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Results Found (4), Result Page (1 of 1)
Search Aspect ( Royal Ordnance Factory )
Location - Leeds & District

Aerial View, Manston, showing Royal Ordnance Factory Barnbow (Cross Gates) (17 comments)
Black & White image1963. Aerial view showing the Barnbow Royal Ordnance Factory at the top of the photo. The bottom half, below Pendas Way, shows the housing development consisting of the Pendas and Kelmscott streets. This was all part of the Manston estate, which had belonged to the Gascoigne family. The Royal Ordnance Factory, situated on Manston Lane, made guns and later tanks during the Second World War. It was built about half a mile from the site of the World War One Barnbow shell filling factory where three fatal explosions occurred. The WW2 factory eventually became part of the Vickers group, manufacturing the Challenger Tank. It is now closed.
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Hitchen's Department Store, Royal Ordnance Factory staff on a recruiting campaign (City Centre)
Black & White image1941. Image shows female staff who are employed at the Royal Ordnance Factory at Thorp Arch during the Second World War. They are pictured at the drapery department store of M. C. Hitchen & Sons Ltd., located at numbers 129 to 132 Briggate, at the corner with King Edward Street, where they are taking part in a recruitment campaign. This recruitment drive was continued throughout Yorkshire at this time in a bid to recruit young women to the essential occupation of shell filling. All the girls in the photograph are aged between 21 and 22 years old and the pair at the right-hand side are from Wakefield. On the back row, in the centre of the group of five, is Joyce Hooper who became Joyce Page on her marriage to Kenneth Page in 1948. She lived in the last private house on Main Street, Wetherby. Her mother had also worked filling shells as a young girl during the First World War at Barnbow Munitions Factory. On the left, at the front, is Connie Nightingale, also from Wetherby. The other girls are from the Castleford/Pontefract area. One of the bombs shown is addressed "to Mussolini" and the other "to Adolf from Yorkshire".
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Manston Park, group portrait of workers at the Royal Ordnance Factory (Cross Gates) (1 comment)
Black & White imagec1942. Image taken in Manston Park c1942. It shows a group of women workers from the nearby Barnbow Royal Ordnance Factory. The factory opened in 1940 half a mile from the former site of the shell-filling factory on Barnbow Common during the years of the Great War. The women wore boiler suits and their hair was kept covered for safety reasons by scarves in different colours according to their individual roles. Mrs Elizabeth Jackson, a married woman with four children, is seen on the extreme left wearing a light-coloured boiler suit. She would have worn a blue headscarf as she was employed as one of the 150 overhead crane drivers in the tank factory. This was quite a dangerous task which required a head for heights. Some of the other women she is pictured with were welders, riveters and electricians. A crane driver could earn £3-10 shillings for a 60 hour week. Other women on piece-work earned as much as £5 per week. These rates of pay were comparatively good in the war years. During the Second World War 2,000 women made up two thirds of a workforce of 3,000. They manufactured guns for the army and the Royal Navy and eventually retrofitted Sherman tanks with high velocity 17pdr tank guns. In 1944 the ROF was chosen to build Centurion tanks as a result of the successful Sherman retrofit programme. Image courtesy of Peter Jackson.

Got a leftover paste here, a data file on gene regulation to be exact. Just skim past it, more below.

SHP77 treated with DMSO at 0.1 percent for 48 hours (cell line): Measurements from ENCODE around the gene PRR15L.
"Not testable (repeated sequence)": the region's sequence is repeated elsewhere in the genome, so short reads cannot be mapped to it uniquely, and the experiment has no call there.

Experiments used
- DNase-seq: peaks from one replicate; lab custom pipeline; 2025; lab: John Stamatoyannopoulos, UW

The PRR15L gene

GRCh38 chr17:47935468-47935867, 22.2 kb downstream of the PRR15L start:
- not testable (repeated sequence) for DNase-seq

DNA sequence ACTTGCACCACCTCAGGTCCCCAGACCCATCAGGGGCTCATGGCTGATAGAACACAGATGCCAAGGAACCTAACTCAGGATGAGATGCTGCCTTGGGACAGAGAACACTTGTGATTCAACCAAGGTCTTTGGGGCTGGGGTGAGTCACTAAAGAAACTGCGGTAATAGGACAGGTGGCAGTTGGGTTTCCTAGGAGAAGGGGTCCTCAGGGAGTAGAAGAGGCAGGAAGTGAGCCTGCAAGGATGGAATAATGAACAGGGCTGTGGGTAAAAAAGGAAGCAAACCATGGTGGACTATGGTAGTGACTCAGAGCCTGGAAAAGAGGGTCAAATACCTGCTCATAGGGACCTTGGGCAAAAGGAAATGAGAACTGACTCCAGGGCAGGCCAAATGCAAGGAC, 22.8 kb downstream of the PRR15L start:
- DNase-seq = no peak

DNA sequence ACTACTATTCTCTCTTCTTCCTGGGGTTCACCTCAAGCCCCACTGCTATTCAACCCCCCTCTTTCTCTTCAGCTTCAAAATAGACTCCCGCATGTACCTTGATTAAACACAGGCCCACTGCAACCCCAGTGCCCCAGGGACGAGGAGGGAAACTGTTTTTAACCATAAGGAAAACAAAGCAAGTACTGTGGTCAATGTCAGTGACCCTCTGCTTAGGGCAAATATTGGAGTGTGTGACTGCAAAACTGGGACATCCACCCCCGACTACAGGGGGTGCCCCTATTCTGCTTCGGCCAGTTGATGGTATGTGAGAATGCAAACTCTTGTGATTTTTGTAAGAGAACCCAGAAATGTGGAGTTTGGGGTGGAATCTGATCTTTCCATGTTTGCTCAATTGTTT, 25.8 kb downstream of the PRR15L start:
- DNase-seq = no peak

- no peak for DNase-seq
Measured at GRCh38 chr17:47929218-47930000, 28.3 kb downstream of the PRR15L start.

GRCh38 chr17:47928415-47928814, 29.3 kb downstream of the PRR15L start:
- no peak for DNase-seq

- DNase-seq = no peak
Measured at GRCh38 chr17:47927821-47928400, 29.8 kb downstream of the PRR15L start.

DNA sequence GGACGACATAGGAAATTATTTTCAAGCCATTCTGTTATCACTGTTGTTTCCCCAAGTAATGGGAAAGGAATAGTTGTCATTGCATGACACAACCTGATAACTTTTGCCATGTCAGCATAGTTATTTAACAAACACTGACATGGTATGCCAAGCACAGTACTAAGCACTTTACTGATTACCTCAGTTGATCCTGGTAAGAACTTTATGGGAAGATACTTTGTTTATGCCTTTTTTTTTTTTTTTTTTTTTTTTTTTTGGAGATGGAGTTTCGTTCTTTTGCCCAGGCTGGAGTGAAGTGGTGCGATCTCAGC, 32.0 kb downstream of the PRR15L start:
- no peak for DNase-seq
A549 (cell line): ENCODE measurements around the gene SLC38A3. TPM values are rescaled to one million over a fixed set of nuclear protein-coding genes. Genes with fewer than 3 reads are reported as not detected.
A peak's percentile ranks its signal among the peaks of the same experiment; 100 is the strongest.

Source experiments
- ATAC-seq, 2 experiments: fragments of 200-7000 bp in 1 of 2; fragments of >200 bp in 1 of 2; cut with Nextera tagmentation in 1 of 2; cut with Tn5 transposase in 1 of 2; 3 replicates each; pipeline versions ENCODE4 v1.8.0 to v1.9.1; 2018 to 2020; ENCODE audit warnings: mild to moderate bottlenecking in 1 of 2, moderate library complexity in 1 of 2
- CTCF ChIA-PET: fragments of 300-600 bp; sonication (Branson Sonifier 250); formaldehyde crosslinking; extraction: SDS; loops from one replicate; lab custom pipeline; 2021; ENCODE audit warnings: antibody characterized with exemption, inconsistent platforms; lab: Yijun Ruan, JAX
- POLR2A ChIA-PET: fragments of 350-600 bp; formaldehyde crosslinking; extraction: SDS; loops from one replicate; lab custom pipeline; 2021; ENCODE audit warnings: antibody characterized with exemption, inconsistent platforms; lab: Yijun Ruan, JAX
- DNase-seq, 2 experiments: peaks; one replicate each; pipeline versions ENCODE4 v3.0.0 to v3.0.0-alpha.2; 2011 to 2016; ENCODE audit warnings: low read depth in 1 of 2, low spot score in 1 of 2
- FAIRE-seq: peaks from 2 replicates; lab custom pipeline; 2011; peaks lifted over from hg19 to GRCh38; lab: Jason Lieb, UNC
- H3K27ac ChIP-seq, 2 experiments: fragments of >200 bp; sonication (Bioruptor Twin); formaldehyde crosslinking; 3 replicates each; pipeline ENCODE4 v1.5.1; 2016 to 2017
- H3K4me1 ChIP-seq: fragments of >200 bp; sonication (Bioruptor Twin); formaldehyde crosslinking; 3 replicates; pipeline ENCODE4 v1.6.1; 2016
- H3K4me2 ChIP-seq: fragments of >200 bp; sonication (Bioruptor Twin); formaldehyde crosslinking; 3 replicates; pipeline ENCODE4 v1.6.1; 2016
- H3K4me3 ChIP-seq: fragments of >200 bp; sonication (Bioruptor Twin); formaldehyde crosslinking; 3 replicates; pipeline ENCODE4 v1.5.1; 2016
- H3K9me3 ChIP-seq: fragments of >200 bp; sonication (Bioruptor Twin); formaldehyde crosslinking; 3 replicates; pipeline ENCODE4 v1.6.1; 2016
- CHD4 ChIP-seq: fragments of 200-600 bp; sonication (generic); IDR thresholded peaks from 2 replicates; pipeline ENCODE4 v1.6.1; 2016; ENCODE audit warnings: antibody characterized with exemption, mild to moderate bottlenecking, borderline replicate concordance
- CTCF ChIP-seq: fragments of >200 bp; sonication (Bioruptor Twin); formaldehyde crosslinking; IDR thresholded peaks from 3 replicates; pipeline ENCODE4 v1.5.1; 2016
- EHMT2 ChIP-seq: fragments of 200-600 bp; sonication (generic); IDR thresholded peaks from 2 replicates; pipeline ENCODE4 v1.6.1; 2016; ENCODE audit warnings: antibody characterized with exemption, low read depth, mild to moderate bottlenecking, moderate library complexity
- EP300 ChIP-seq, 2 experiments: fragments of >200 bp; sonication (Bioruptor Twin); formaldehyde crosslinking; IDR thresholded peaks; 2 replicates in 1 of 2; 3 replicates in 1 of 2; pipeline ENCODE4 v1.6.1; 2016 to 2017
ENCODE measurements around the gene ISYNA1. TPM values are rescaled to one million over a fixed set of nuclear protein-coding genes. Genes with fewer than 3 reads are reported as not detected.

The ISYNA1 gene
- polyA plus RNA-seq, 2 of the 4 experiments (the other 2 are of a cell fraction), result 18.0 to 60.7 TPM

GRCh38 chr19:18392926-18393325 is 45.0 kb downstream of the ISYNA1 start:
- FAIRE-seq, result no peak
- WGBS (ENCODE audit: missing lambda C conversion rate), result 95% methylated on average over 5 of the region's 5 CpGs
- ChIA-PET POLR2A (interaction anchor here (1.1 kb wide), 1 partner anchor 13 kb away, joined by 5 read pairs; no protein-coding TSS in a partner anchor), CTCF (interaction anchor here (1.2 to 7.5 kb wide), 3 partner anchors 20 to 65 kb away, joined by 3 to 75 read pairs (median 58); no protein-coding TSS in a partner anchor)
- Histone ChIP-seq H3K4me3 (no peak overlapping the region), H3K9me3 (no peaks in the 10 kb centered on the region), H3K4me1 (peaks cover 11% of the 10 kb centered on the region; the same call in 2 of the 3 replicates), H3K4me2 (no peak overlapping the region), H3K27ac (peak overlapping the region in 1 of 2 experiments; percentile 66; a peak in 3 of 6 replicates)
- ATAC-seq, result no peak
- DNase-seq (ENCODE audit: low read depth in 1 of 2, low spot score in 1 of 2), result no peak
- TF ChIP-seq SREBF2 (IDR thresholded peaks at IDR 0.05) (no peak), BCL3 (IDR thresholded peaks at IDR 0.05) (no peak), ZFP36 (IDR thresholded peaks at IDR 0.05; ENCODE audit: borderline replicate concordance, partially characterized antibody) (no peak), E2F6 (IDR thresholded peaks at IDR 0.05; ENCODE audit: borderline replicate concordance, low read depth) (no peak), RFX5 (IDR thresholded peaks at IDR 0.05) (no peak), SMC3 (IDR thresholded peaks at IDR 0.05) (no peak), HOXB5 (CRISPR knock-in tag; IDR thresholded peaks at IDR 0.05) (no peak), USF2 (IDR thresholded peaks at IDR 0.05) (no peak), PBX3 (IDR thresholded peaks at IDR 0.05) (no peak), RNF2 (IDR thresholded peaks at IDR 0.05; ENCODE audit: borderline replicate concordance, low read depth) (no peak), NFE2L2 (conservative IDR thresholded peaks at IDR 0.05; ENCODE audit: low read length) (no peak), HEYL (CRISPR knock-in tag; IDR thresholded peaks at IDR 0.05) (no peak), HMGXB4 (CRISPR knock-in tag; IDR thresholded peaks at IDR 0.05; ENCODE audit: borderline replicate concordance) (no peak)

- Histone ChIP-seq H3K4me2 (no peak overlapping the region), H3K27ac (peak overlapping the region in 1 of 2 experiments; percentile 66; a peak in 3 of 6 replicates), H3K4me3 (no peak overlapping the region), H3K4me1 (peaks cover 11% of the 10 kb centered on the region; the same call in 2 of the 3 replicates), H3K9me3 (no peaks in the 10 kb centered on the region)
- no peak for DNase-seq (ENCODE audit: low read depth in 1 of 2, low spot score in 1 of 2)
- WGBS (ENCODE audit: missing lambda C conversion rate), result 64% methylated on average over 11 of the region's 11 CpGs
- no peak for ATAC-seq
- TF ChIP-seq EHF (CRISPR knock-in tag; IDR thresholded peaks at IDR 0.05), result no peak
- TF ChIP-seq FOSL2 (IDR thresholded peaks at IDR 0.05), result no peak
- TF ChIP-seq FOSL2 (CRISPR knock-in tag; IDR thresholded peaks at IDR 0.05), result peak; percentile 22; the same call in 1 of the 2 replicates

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Manston Park, Royal Ordnance Factory women workers (Cross Gates)
Black & White imagec1942. Image shows women workers from the nearby Royal Ordnance Factory, AKA Barnbow, who have gathered together for a photograph in Manston Park. The factory had opened in 1940 and immediately began recruiting workers. Eventually, there were 3,000 people employed here, 2,000 of them women. They were employed in the manufacture of guns, retro-fitting Sherman tanks with new, high velocity 17pdr guns and from 1944, building Centurion tanks. These women had to learn new skills such as welding and rivetting and so initially served an eight week probationary period. Mrs Elizabeth Jackson, seen to the extreme left wearing a light-coloured boiler suit, was one of 150 women employed as a driver of overhead cranes. These electrically driven cranes were used to transport heavy components around the factory, for instance gun barrels. Crane drivers earned £3-10 shillings per week (a good wage at the time). They could be operating the crane after as little as four days training and were recognisable by their blue headscarves. It was considered a dangerous job as the women had to climb up into the roof and over the top of the crane before lowering themselves into the cab. Other workers also wore coloured scarves; red for charge-hands, white for inspectors, green for machine operators and yellow for labourers. During the years of the Second World War around 1.5 million women were employed in the munitions factories throughout the United Kingdom. Through their skill and work ethic they played a vital role in the defence of the country. Image courtesy of Peter Jackson.
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